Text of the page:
Speaking following the success of the trials, Nick Neale, Sea Ceptor Programme Manager at MBDA said: “The performance and capabilities of Sea Ceptor have been fully demonstrated in these outstanding trials by the Royal Navy. Recognising the complexity of the new system, the consistent level of success achieved is quite remarkable and testament to the quality of MBDA’s verification and validation process”.
Sea Ceptor’s missile is called CAMM (Common Anti-air Modular Missile), and its unique features provide the key to this step-change in capability. These include its powerful rocket motor that provides double the range of Sea Wolf, and its active radar-seeker that allows the missile to engage targets without the need for complex and costly target illuminators.

CAMM also makes use of a soft-launch system that uses a gas generator to eject the missile from its canister, the benefits of which include: further increased range by saving all the rocket motor’s energy to power the intercept, reduced minimum intercept range, reduced stresses on the launch platform, significantly reduced maintenance requirements/costs, more compact installation on ship, and removes the need to manage the hot gas efflux on board.

Despite being brand new to the international market, the benefits that CAMM offers have already been widely acknowledged internationally; with a number of international customers having chosen it as the basis for their future local air defence capabilities.

As part of the Portfolio system of co-operation between the UK Ministry of Defence and MBDA, CAMM is also being brought into service as the weapon element of the Land Ceptor system to replace the British Army’s Rapier ground-based air defence systems. By operating a common missile, the UK armed forces will be able to take advantage of significant cost benefits throughout the lifecycle of the systems, including development, procurement, support costs and sharing a completely common stockpile.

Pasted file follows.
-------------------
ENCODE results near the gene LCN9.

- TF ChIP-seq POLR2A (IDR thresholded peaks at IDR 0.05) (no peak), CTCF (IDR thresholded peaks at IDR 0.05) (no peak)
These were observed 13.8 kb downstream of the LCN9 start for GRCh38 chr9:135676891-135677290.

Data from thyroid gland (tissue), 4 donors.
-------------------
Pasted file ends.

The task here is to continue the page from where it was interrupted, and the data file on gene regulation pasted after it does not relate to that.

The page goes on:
MBDA statement in September:


Traditional air defence systems utilise semi-active radar guidance, meaning they rely on a surface-based fire control radar to illuminate the missile’s target. By using an active radar seeker and datalink on the missile CAMM does not require the dedicated fire control radar on which a semi-active system depends. This not only removes cost and weight from the vessel, it makes integration simpler and means that Sea Ceptor can intercept more targets simultaneously, and across 360 degrees – something a semi-active system cannot.

The missile’s clean aerodynamic design provides it with improved performance in the air, while also making it highly compact for installation onboard ship. Moreover Sea Ceptor uses an innovative soft vertical launch system that significantly reduces the impact of a traditional “hot launch” missile on both the ship and the crew.